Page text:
1000 dams down and counting

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Science  01 May 2015:
Vol. 348, Issue 6234, pp. 496-497
DOI: 10.1126/science.aaa9204

Forty years ago, the demolition of large dams was mostly fiction, notably plotted in Edward Abbey's novel The Monkey Wrench Gang. Its 1975 publication roughly coincided with the end of large-dam construction in the United States. Since then, dams have been taken down in increasing numbers as they have filled with sediment, become unsafe or inefficient, or otherwise outlived their usefulness (1) (see the figure, panel A). Last year's removals of the 64-m-high Glines Canyon Dam and the 32-m-high Elwha Dam in northwestern Washington State were among the largest yet, releasing over 10 million cubic meters of stored sediment. Published studies conducted in conjunction with about 100 U.S. dam removals and at least 26 removals outside the United States are now providing detailed insights into how rivers respond (2, 3).

Embedded Image
Goodbye to a large dam.

Elwha River passing through the remains of Glines Canyon Dam on 21 February 2015. The former Lake Mills can be seen in the background.


A major finding is that rivers are resilient, with many responding quickly to dam removal. Most river channels stabilize within months or years, not decades (4), particularly when dams are removed rapidly; phased or incremental removals typically have longer response times. The rapid physical response is driven by the strong upstream/downstream coupling intrinsic to river systems. Reservoir erosion commonly begins at knickpoints, or short steep reaches of channel, that migrate upstream while cutting through reservoir sediment. Substantial fractions of stored reservoir sediment—50% or more—can be eroded within weeks or months of breaching (4) (see the figure, panel B). Sediment eroded from reservoirs rapidly moves downstream (5, 6). Some sediment is deposited downstream, but is often redistributed within months. Many rivers soon trend toward their pre-dam states (5, 7).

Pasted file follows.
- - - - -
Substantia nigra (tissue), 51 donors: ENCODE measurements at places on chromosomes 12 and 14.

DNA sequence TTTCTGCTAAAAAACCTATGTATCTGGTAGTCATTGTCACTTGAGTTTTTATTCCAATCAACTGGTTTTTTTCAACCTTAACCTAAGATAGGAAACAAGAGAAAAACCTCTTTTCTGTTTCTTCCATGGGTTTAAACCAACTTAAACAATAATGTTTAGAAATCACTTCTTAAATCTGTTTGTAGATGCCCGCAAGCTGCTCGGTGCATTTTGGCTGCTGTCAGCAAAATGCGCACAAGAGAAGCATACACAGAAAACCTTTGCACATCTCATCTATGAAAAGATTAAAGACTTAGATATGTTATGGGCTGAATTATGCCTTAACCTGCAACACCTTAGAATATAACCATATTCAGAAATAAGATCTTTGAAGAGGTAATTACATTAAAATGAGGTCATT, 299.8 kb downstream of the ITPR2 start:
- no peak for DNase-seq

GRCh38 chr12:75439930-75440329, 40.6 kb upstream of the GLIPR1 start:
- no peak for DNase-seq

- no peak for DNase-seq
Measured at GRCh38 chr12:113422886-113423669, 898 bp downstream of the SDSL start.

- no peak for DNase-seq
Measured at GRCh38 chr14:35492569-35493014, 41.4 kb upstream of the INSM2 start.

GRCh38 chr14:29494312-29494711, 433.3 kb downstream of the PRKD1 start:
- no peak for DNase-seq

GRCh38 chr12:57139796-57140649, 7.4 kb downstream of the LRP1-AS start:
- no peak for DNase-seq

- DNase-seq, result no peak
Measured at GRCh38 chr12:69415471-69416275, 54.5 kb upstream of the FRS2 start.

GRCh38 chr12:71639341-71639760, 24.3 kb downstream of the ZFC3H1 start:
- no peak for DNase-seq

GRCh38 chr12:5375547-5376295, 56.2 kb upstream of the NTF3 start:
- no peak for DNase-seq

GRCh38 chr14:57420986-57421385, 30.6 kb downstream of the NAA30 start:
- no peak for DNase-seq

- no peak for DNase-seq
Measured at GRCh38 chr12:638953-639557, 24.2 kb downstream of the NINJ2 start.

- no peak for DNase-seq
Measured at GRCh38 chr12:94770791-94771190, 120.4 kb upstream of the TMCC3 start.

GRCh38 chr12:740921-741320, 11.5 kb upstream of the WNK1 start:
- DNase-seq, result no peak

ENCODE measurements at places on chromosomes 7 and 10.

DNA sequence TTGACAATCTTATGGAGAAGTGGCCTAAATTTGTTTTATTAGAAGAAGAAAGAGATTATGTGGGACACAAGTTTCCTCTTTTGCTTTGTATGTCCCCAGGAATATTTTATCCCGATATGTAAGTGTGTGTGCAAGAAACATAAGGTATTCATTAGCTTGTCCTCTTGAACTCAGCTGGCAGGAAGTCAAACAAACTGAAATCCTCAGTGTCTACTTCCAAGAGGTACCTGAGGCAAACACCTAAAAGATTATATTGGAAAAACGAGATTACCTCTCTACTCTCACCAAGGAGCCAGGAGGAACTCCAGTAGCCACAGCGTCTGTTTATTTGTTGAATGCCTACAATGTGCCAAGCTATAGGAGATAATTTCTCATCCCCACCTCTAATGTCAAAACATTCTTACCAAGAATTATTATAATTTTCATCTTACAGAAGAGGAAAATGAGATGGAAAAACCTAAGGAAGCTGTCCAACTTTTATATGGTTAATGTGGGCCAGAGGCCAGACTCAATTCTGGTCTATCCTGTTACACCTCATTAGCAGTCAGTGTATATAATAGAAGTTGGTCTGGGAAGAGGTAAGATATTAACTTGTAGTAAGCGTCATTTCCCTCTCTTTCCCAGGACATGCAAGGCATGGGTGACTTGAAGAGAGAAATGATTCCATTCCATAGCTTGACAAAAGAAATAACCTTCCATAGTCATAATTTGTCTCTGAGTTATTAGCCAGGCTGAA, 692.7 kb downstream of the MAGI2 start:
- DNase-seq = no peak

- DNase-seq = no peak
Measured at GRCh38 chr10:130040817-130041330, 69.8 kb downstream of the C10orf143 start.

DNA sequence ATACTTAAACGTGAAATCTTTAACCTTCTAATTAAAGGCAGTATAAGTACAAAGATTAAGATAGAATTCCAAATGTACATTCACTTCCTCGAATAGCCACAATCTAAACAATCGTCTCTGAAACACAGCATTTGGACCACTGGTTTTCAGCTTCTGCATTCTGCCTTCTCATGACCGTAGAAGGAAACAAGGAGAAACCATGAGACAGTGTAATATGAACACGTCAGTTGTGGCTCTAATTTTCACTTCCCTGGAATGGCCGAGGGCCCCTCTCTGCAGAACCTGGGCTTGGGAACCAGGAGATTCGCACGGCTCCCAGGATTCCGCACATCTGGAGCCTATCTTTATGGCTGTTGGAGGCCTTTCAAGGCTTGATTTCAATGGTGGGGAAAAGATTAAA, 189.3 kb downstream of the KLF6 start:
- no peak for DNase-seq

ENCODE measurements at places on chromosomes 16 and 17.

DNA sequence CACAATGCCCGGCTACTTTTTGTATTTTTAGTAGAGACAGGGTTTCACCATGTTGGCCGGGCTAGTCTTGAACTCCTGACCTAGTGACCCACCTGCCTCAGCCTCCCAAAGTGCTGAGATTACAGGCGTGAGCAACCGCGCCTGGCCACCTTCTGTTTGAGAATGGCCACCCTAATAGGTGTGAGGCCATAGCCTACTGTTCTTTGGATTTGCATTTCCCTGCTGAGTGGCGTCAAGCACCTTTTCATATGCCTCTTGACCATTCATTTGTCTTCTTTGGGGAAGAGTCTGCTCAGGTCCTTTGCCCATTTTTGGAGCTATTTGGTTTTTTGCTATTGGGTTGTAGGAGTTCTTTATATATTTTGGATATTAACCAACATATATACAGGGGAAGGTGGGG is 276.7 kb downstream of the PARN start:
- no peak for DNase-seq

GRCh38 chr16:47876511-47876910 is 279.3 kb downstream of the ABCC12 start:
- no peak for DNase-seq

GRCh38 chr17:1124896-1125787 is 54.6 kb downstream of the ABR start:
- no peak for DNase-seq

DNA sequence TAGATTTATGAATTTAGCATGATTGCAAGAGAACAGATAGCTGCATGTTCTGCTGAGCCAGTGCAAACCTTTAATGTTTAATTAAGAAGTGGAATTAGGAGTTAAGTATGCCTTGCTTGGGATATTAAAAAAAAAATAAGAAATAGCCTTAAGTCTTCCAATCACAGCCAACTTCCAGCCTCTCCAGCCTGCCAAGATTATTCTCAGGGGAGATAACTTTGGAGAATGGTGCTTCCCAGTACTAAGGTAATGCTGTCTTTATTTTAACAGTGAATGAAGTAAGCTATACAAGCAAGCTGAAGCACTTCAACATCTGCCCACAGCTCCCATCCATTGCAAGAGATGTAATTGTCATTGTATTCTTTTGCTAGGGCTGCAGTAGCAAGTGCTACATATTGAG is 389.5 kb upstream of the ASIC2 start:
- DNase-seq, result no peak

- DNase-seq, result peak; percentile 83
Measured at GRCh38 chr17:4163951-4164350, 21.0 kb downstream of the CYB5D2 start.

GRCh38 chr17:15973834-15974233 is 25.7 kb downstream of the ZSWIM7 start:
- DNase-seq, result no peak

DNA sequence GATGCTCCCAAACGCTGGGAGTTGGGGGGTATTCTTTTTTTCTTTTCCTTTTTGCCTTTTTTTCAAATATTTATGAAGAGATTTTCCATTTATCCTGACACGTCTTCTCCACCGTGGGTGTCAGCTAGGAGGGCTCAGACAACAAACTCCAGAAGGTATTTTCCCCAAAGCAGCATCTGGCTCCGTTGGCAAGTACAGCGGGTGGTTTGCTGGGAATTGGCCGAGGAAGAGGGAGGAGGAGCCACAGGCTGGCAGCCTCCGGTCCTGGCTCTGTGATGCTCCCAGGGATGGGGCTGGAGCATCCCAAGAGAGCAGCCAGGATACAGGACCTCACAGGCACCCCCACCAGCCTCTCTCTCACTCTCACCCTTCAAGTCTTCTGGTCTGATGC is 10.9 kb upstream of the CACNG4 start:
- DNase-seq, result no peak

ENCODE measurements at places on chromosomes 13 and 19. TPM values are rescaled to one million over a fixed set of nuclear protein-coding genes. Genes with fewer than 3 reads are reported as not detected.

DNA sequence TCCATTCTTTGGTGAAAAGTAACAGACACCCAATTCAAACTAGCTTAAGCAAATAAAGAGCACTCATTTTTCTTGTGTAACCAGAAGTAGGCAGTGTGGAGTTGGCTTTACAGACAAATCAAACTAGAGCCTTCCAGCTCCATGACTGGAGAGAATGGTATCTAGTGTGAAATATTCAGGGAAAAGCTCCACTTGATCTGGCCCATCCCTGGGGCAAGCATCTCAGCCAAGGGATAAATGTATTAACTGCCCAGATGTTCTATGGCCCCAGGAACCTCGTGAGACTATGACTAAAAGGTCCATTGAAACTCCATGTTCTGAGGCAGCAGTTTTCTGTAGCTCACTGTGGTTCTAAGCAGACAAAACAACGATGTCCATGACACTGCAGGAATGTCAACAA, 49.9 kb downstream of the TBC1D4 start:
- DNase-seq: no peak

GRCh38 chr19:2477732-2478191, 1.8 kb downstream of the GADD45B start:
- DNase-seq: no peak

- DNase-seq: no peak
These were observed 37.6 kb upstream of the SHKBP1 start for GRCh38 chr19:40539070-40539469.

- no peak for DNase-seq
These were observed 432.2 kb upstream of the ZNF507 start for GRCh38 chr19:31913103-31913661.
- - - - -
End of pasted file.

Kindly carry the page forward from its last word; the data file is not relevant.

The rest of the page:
Coming down.

(A) U.S. dam removals by decade. Data from (1). (B) Rates of reservoir sediment erosion for 16 recent U.S. dam removals. Condit, Marmot, Glines Canyon, and Elwha dams impounded sandrich sediment accumulations and were removed over short periods ranging from hours to 3 years, leading to rapid reservoir sediment erosion. Stronach Dam was removed in several phases over 7 years, slowing reservoir erosion (15). Data from (4).

Migratory fish have also responded quickly to restored river connectivity. Removal of a dam on Virginia's Rappahannock River increased American eel populations in Shenandoah National Park, 150 km upstream (8). Similarly, following a small dam removal in Maine, sea lamprey recolonized newly accessible habitat, increasing abundance and nesting sites by a factor of 4 (9). Within days of the blast removing the last of Glines Canyon Dam, Elwha River Chinook salmon swam upstream past its rocky abutments. Responses have been mixed for less mobile bottom-dwelling plants and animals in former reservoirs and downstream channels (10, 11).